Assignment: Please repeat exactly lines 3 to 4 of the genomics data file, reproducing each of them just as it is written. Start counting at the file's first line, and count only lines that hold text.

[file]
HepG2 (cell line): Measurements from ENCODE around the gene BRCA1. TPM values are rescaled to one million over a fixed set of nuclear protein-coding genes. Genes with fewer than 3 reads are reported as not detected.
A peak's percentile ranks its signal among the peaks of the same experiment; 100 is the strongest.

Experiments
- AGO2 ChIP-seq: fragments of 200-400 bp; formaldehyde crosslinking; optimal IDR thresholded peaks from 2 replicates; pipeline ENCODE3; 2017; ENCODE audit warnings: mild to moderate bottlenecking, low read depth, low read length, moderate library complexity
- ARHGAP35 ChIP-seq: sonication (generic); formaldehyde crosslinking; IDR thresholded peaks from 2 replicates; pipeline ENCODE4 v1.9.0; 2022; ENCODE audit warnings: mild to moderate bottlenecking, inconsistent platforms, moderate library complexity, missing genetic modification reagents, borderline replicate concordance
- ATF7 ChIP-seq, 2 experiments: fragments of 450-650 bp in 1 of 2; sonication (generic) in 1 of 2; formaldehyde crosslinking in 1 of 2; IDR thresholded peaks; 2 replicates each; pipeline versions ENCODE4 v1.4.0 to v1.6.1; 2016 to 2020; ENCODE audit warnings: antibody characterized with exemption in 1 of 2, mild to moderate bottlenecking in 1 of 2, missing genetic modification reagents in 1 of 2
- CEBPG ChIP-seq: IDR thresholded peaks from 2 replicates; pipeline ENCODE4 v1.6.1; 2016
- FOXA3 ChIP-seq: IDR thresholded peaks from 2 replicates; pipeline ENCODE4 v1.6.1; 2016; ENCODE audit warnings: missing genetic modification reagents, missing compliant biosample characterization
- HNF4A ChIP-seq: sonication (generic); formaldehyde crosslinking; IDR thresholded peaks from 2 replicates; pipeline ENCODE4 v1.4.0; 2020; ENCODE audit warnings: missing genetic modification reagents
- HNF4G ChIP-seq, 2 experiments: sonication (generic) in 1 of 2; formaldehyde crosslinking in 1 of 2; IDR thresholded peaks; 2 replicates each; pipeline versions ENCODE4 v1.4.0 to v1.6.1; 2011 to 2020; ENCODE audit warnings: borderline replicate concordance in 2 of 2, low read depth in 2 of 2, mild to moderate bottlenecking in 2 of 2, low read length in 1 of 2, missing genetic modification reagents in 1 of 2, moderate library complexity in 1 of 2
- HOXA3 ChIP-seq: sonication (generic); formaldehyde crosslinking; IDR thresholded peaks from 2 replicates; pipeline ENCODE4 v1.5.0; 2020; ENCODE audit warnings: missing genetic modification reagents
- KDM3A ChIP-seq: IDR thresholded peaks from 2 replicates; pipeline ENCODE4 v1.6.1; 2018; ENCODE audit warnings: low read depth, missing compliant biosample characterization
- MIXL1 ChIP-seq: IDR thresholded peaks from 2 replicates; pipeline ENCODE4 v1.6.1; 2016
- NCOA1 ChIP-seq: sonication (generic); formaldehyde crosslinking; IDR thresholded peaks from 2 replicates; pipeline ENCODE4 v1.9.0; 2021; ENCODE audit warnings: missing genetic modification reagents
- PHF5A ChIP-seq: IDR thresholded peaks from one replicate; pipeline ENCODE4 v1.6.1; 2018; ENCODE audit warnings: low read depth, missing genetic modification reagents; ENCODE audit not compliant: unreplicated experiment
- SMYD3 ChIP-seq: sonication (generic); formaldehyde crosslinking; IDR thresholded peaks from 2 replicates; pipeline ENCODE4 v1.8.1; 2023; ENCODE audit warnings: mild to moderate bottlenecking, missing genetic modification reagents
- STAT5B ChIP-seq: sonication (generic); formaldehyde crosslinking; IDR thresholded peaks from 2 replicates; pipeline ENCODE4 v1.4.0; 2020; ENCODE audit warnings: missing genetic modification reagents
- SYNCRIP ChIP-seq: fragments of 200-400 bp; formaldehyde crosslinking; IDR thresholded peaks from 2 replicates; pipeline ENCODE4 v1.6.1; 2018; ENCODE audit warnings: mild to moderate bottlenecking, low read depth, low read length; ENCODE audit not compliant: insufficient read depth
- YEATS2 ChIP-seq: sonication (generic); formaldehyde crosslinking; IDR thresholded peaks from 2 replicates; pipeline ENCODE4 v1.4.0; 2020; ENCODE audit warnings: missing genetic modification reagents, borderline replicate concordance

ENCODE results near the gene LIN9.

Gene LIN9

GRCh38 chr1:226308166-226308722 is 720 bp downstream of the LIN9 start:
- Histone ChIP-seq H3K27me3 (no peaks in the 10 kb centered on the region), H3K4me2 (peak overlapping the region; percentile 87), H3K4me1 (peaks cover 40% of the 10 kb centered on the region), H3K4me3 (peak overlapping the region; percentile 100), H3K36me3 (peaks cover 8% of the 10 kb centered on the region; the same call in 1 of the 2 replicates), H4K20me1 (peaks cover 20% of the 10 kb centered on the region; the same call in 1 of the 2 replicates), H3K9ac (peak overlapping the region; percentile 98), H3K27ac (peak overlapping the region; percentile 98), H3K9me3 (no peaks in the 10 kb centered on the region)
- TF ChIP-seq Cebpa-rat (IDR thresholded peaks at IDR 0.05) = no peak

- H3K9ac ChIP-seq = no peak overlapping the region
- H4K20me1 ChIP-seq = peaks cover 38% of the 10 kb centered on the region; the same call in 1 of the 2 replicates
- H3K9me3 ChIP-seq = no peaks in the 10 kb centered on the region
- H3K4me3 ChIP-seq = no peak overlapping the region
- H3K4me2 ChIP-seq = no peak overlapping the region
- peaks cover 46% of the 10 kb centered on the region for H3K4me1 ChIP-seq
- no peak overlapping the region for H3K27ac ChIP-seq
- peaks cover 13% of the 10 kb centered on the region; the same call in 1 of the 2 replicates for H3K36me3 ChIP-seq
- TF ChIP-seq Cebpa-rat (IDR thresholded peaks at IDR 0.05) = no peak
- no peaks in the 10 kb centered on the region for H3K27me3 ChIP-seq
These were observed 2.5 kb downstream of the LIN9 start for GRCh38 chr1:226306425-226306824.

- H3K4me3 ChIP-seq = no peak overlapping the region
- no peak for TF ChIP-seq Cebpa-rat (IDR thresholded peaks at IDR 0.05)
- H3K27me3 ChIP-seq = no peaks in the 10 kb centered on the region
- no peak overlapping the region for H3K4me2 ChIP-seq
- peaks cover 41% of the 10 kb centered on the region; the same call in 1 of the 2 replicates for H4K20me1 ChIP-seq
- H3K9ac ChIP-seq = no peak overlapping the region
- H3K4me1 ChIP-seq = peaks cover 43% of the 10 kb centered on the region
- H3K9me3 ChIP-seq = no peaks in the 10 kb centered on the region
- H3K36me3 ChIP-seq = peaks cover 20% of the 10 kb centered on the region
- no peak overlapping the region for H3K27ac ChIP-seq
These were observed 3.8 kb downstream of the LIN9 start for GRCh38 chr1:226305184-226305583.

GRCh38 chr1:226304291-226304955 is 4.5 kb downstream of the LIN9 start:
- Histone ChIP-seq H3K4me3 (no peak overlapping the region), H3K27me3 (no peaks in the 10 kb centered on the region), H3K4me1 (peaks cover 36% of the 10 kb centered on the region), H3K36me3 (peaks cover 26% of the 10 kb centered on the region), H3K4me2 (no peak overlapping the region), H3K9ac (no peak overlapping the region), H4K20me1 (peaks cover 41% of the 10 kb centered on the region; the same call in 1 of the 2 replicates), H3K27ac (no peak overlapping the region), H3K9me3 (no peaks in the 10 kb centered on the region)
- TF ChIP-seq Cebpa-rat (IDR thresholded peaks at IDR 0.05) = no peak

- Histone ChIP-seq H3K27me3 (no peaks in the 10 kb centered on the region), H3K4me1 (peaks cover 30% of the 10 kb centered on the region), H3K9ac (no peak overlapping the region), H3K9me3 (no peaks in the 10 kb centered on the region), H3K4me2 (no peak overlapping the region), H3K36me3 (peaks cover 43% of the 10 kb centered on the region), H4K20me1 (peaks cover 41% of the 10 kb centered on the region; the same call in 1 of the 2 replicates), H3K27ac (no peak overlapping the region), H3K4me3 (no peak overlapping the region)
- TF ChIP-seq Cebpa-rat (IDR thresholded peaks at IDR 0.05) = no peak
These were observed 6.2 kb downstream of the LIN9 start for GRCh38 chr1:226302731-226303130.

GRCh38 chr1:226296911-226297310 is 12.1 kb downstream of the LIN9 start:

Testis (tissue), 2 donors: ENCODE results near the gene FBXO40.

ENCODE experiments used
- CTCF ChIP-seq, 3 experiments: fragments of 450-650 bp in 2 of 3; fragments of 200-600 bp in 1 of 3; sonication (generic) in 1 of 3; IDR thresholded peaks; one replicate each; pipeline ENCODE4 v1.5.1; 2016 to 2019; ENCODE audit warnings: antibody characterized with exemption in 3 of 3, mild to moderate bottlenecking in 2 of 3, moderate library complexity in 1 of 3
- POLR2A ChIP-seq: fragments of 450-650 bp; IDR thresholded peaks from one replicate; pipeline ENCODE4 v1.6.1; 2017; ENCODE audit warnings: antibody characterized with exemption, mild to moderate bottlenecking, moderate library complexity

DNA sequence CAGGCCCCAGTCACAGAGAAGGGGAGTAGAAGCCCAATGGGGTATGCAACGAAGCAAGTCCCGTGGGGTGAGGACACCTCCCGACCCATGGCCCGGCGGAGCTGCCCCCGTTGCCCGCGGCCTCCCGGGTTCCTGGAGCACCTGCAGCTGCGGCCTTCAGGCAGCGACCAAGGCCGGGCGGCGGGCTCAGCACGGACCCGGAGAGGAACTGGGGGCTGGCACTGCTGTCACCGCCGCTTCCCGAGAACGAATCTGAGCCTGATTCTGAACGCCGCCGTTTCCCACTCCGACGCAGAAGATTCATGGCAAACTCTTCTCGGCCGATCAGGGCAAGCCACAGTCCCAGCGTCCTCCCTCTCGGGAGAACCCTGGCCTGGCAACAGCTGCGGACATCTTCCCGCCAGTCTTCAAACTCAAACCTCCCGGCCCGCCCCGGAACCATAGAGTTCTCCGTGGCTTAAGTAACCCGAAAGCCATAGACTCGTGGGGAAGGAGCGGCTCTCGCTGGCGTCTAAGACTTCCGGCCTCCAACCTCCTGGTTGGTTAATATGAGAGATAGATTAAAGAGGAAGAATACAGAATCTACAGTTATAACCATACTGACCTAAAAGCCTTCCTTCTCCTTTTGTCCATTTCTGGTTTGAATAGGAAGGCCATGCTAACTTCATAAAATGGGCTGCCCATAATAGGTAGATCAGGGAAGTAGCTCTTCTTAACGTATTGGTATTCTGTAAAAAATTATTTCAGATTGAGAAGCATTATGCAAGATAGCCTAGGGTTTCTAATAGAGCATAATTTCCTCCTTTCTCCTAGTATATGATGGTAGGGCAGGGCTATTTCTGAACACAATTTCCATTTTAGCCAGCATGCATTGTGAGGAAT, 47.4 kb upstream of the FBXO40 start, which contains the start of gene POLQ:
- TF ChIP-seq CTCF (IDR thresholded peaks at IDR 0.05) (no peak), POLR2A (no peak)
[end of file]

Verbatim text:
Experiments
- AGO2 ChIP-seq: fragments of 200-400 bp; formaldehyde crosslinking; optimal IDR thresholded peaks from 2 replicates; pipeline ENCODE3; 2017; ENCODE audit warnings: mild to moderate bottlenecking, low read depth, low read length, moderate library complexity